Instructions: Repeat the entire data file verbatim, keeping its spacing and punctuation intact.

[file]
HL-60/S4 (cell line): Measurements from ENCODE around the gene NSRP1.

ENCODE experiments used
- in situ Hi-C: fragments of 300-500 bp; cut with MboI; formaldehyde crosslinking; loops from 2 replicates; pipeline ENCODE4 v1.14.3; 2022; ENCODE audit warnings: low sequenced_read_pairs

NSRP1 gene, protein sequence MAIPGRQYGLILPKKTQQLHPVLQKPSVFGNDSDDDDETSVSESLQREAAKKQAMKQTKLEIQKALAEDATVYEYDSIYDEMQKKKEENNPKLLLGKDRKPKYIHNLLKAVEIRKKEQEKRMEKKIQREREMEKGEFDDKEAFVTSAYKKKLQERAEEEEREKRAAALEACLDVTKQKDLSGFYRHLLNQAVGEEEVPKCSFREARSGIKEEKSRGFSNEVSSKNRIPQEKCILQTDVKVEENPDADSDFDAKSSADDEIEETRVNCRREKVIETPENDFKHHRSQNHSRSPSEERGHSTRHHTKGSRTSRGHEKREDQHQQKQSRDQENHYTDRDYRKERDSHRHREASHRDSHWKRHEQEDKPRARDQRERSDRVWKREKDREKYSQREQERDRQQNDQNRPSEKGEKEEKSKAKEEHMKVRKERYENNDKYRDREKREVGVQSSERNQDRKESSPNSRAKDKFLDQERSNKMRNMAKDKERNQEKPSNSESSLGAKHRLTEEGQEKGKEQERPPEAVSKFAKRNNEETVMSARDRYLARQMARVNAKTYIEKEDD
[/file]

HL-60/S4 (cell line): Measurements from ENCODE around the gene NSRP1.

ENCODE experiments used
- in situ Hi-C: fragments of 300-500 bp; cut with MboI; formaldehyde crosslinking; loops from 2 replicates; pipeline ENCODE4 v1.14.3; 2022; ENCODE audit warnings: low sequenced_read_pairs

NSRP1 gene, protein sequence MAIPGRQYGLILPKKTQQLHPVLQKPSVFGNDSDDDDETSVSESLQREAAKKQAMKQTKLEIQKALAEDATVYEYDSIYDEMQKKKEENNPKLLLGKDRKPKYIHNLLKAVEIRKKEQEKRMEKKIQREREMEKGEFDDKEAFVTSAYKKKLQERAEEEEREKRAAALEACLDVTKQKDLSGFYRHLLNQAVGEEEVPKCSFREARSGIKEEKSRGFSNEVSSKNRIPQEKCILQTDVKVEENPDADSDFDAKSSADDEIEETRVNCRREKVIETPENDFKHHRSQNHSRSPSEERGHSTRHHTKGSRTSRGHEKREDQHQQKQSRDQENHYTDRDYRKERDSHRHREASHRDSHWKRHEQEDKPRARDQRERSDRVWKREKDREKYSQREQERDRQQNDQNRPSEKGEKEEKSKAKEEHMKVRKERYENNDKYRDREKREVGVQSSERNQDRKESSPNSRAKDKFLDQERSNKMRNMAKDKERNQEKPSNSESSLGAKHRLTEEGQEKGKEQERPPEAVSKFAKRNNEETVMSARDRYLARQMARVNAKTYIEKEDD